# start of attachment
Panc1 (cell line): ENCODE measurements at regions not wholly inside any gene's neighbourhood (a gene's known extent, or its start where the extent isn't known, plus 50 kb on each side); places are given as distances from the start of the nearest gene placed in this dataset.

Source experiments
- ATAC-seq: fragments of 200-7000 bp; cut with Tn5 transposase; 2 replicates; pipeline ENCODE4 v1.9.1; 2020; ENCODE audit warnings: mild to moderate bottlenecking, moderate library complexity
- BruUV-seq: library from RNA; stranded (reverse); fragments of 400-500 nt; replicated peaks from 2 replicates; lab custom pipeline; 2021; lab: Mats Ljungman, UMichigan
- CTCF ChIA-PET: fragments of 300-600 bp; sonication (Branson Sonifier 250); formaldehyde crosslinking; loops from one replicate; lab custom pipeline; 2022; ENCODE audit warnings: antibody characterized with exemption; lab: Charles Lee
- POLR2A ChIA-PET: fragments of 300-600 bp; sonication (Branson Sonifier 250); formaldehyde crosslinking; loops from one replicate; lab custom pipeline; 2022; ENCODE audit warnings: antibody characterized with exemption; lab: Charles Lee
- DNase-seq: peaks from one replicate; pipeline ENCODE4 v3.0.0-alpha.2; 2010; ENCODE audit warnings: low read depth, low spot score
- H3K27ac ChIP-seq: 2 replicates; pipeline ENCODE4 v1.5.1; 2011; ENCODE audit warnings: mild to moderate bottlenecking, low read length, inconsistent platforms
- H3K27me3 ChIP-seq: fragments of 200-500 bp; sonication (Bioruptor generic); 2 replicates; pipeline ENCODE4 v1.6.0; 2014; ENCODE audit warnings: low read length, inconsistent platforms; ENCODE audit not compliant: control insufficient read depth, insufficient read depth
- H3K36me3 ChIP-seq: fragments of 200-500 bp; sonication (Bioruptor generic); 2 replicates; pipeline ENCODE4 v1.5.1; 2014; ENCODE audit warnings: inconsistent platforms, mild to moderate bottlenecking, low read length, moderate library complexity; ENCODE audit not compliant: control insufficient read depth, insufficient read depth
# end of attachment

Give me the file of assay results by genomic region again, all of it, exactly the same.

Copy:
Panc1 (cell line): ENCODE measurements at regions not wholly inside any gene's neighbourhood (a gene's known extent, or its start where the extent isn't known, plus 50 kb on each side); places are given as distances from the start of the nearest gene placed in this dataset.

Source experiments
- ATAC-seq: fragments of 200-7000 bp; cut with Tn5 transposase; 2 replicates; pipeline ENCODE4 v1.9.1; 2020; ENCODE audit warnings: mild to moderate bottlenecking, moderate library complexity
- BruUV-seq: library from RNA; stranded (reverse); fragments of 400-500 nt; replicated peaks from 2 replicates; lab custom pipeline; 2021; lab: Mats Ljungman, UMichigan
- CTCF ChIA-PET: fragments of 300-600 bp; sonication (Branson Sonifier 250); formaldehyde crosslinking; loops from one replicate; lab custom pipeline; 2022; ENCODE audit warnings: antibody characterized with exemption; lab: Charles Lee
- POLR2A ChIA-PET: fragments of 300-600 bp; sonication (Branson Sonifier 250); formaldehyde crosslinking; loops from one replicate; lab custom pipeline; 2022; ENCODE audit warnings: antibody characterized with exemption; lab: Charles Lee
- DNase-seq: peaks from one replicate; pipeline ENCODE4 v3.0.0-alpha.2; 2010; ENCODE audit warnings: low read depth, low spot score
- H3K27ac ChIP-seq: 2 replicates; pipeline ENCODE4 v1.5.1; 2011; ENCODE audit warnings: mild to moderate bottlenecking, low read length, inconsistent platforms
- H3K27me3 ChIP-seq: fragments of 200-500 bp; sonication (Bioruptor generic); 2 replicates; pipeline ENCODE4 v1.6.0; 2014; ENCODE audit warnings: low read length, inconsistent platforms; ENCODE audit not compliant: control insufficient read depth, insufficient read depth
- H3K36me3 ChIP-seq: fragments of 200-500 bp; sonication (Bioruptor generic); 2 replicates; pipeline ENCODE4 v1.5.1; 2014; ENCODE audit warnings: inconsistent platforms, mild to moderate bottlenecking, low read length, moderate library complexity; ENCODE audit not compliant: control insufficient read depth, insufficient read depth